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Jerry’s Ink: Summer Lament, Or The Della Femina Curse


I publish this column every year as a public service to make sure your friends and relatives will think twice before they send you an invitation that will screw you out of a precious summer weekend.

WHY DO THEY DO IT?

It’s already started.


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Some close friends of mine are having their Memorial Day weekend spoiled because some heartless fiend has scheduled her college graduation party in some God-forsaken town in Pennsylvania. So after four years in a fine college what has this dopey graduate learned? Nothing. She still thinks her relatives would rather spend a Memorial Day Saturday with her than having a great weekend in the Hamptons.

Why do our friends and relatives destroy the summer for us? Why can’t they get married in February? Why do they choose the middle of summer to have birthdays, anniversaries, Bar Mitzvahs, family, college, high school and even nursery school reunions? That’s not all. Frankly, some of them are thoughtless enough to die on a Friday in June, July or August, and there goes another summer weekend.

I promise that if it’s possible, when it’s time for me to go, I will go on life support until some rainy Friday morning in January so that my mourners can bury me early in the morning and still enjoy a three-day weekend. That’s the kind of generous guy I am.

Now I know you’re wondering what I’m ranting about, since Memorial Day weekend is here and you’re on top of the world because it looks like another endless summer ahead. Let’s just see how endless it really is.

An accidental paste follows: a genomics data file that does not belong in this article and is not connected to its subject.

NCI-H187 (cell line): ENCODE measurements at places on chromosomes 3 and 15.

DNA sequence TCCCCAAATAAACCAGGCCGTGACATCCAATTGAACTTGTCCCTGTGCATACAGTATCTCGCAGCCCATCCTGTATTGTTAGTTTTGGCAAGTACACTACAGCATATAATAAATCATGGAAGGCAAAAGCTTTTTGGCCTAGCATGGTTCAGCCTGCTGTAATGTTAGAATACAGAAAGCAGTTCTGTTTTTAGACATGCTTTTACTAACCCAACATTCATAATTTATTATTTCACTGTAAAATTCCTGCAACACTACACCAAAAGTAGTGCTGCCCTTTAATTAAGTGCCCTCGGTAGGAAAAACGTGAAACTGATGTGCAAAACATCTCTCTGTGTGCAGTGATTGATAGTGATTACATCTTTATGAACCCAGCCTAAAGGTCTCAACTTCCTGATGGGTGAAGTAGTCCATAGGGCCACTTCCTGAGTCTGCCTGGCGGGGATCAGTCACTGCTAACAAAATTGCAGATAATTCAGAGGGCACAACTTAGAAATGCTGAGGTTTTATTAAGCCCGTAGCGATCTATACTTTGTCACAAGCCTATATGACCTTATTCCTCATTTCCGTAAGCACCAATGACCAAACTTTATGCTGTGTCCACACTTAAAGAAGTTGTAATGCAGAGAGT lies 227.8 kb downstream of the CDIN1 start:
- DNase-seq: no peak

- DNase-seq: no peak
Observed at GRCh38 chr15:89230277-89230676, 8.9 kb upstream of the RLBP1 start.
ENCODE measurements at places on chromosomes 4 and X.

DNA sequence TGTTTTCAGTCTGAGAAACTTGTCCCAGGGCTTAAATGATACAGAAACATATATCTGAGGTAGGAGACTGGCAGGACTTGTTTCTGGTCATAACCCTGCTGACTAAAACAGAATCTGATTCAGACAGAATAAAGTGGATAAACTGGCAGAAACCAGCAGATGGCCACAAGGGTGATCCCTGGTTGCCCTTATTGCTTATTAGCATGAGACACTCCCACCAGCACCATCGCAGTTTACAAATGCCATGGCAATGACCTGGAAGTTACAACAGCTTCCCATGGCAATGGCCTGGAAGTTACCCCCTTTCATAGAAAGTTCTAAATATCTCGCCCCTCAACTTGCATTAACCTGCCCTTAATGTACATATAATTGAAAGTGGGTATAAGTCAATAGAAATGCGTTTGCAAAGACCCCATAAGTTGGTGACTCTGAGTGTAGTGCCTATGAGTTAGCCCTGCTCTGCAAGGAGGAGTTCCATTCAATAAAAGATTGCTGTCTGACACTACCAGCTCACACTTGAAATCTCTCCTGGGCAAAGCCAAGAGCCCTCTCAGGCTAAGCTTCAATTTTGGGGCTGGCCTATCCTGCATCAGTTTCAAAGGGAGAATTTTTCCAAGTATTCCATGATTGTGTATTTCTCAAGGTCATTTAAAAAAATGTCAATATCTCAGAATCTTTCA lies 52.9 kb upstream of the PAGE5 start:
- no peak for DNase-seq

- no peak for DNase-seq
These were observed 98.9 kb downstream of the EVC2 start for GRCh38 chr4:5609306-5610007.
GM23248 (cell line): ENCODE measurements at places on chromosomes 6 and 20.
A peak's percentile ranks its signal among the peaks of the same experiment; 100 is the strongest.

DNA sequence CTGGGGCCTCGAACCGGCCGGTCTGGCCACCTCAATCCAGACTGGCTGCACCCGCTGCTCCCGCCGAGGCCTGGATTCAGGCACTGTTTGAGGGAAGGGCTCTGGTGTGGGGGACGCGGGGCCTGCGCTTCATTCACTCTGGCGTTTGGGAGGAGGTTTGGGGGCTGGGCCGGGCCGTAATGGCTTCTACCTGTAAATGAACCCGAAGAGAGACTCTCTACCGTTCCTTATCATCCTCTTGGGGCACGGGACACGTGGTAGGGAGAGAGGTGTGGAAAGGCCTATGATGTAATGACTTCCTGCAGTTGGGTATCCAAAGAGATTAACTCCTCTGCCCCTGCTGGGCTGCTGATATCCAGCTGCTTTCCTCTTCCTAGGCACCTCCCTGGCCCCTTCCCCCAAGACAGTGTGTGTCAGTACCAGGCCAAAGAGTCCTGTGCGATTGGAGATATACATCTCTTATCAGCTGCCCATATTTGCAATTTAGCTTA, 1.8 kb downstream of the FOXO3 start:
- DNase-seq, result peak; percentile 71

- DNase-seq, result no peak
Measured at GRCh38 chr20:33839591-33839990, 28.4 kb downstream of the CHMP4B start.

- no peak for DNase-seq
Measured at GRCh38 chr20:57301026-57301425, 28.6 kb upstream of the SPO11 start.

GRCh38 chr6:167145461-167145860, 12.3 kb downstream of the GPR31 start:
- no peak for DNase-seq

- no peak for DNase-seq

If you work Monday to Friday like me, that leaves you with around 13 summer Saturdays and Sundays, plus two long holiday weekends. So from the minute you’re reading this, summer weekends are a total of about 32 days.

Now you know that at least 9 or 10 of these days will be cold, rainy days where no matter how hard you try to avoid it you’ll end up arguing with your spouse. So write off 10 miserable days to weather and you’re left with 22 days.

Sound like a lot?

I bet everyone reading this already has one lost weekend coming up when your Aunt Matilda is celebrating her 60th wedding anniversary and she and your Uncle Benny would be broken-hearted if you don’t show up on a beautiful Saturday afternoon to their house in Brooklyn or the Bronx or Westchester or wherever the hell they live.

So, now you’re down to 21 days. If you’re young enough to have children, that means you’re stuck with a trip to some summer camp in Maine or Massachusetts, in the middle of what always turns out to be the most beautiful weather weekend of the summer.

This is where you are sentenced to spend the weekend admiring neatly made bunk beds and ceramic ashtrays.

Show me a camp that is wise enough to schedule parents’ visiting days on a Monday and Tuesday and I will show you a camp that deserves the exorbitant amount of money they get to guard your kids for the summer. An amount of money, I might add, that is more than it took, a few short years ago, to cover the tuition that would get a child through four years of an Ivy League college.

If your children are grown it’s even worse. They have children and all their children are having birthday parties in July, where you will find yourself overcome by heat, surrounded by 20 sticky 5-year-olds playing musical chairs.

What frosts me is the weather. Did you ever notice that every one of the weekends you have to go to a family event is beautiful? The sun is shining. The sky is blue. And you are stuck in some disgusting catering hall, or, worse, drinking warm white wine out of a plastic cup in some relative’s backyard in White Plains.

Which brings me to summer weddings in the city. They must be banned. Jerry Seinfeld, an East Hampton resident, had a message for all the newly engaged couples: “Nobody wants to go to your wedding! We are not excited like you are.” Mr. Seinfeld is so, so right. The only people who must attend a summer wedding are the bride and groom, their respective parents, the best man and the maid of honor and maybe a priest or a rabbi. All the other guests are hostages.

I remind every dewy-eyed couple in my family that in the summer it’s bad luck to get married any place west of Westhampton. I remind them of the famous Della Femina curse, which is still going strong. I have, in my life, attended four weddings on a summer holiday weekend and must report, in all honesty, that not one of these couples is still married. Pass the word: marriages of people who screw up my holiday weekends are doomed.

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